Saturday, April 29, 2017

Our New Website Was Born!

Officially in operation, here is our joy and pride, our new website!

http://twinsforhope.org

Our door is wide open, please pay us a visit!

Johanne, Kris and the Twins for Hope Team!

Saturday, April 15, 2017

Medicating or not: Only stubborn people never change their minds...

Growing up, I used to hide under my mom's skirt.  I was shy, obedient, quiet. I never spoke up. I actually was fearful of authority.

I remember looking at classmates who were misbehaved with total incomprehension. How could they  be so disrespectful? I felt bad for the poor teachers.

It never occurred to me that maybe some of those kids could not help themselves.

And then I became a teacher. I was comfortable with using a very conservative type of class management. I like to think of the analogy of the iron fist in the velvet glove approach. Naive and convinced that my imposed discipline would prevent students from being defiant and misbehaved, I quickly woke up to the reality of the then mid nineties. Teachers training ill-prepared future teachers to deal with the more challenging cases: that was the job of special ed teachers. I remember the Ritalin parades at lunch time, before the longer acting version of the medication came out. It seemed epidemic to me. How could parents in their right minds put their kids on medication at such a young age? Never would I do that to my kids. After all, when you're the perfect teacher who can control a class, why wouldn't you become a perfect parent?

It never occurred to me that maybe some of those kids could not help themselves.

And then I became a parent, blessed with ''healthy and normal'' kids at first. Kids who behaved reasonably well, except for the occasional bacon strip in public. The perfect kids for the perfect teacher, always aiming to be the best mother.

I will never forget the comment the director of the orphanage jokingly made when I picked up my little Toan, back in 2011: ''a little handful!'' What did she mean by that? Shy little one year old Toan extended his arms towards me when I bent over the crib to look at him. A true charmer. Obviously, love at first sight. The perfect pair, mom and son.  An inner promise that I would always be there for him, no matter what.

Initially believed to maybe suffer from cerebral palsy which was quickly refuted, Toan was a quiet little boy, most likely overwhelmed by the new environment presented to him. Instantly the youngest of 7, we felt lucky that he adapted quickly to his new life. But not without tears. I was his buoy and he felt safe and secure as long as I was in sight. We became medical appointments buddies as we tackled his many issues including malnutrition, cryptorchidism, ptosis, clasped thumbs, speech therapy, and trying to put a name on the package: I felt the need to sum it all up with a label. The diagnosis took 3 years to come to light through genetic testing: Noonan syndrome.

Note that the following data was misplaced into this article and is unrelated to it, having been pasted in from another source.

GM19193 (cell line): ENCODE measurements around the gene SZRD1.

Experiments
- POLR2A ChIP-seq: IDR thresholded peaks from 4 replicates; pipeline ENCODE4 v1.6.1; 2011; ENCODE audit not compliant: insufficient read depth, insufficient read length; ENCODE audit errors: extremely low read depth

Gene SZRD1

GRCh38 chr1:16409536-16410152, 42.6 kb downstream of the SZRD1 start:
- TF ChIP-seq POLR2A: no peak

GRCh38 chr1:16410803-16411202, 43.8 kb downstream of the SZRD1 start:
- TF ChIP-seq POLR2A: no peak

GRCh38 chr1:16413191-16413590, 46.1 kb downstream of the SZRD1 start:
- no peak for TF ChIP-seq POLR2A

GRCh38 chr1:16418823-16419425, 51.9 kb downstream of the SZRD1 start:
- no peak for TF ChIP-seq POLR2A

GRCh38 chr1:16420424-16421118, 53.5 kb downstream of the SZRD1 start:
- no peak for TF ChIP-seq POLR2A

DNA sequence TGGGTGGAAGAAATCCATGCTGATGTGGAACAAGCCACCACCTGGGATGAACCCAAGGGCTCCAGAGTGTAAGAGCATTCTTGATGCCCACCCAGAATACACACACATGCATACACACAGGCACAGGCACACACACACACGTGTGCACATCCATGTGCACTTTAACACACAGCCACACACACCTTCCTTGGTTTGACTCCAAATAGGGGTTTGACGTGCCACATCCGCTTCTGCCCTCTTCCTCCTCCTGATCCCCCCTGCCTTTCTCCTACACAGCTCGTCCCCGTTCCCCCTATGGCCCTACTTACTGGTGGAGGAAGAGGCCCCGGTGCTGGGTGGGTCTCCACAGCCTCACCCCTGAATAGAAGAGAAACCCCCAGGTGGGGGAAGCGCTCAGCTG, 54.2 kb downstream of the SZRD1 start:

Easy. For the physical part of things. Growth hormonal therapy would ensure the maximum growth achievable for him.

Around the age of three, we noticed some withdrawal on his part. He would make eye contact but would often pay more attention to objects than people. He would often be found playing on his own, by choice, in spite of having so many siblings. He became a ''collector'', taking things that did not belong to him and hide them. The notion of Toan's secret stash became the running joke in the family.  He also showed on several occasions that he had zero filter, putting his mommy in very embarrassing situations...! He became very impolite and would lecture us on a regular basis.

We went through autism testing twice. To my greatest frustration, both evaluators were not able to put him anywhere on the ASD.

His behaviour at home worsened. Aggressive, obnoxious to everyone in the house, spiteful, vindictive. Fit upon fit. Some lasting longer than others. Everyone took turn getting upset with him. And all along, I knew it was affecting him. I could feel there was a tornado inside of him.

It did occur to me that maybe my little guy could not help himself.

His paediatrician is the first one who mentioned ODD to me: oppositional defiant disorder. With ADHD she believed. I went home with questionnaires for Michael, the teachers and myself to fill out. Filling them out, both Michael and I were in fits of laughter as it seemed to describe our little boy to a T. At school, it came out more as an attention deficit. Is this what could explain his learning challenges? How could my boy ''hold himself'' for a full day at school only to lash out as soon as he got home?

I had a long talk with the doctor about treatment. Ritalin was an indication to treat his ADHD and hopefully help with his ODD.

I would become one of those parents. Did this mean I was no longer the perfect mother?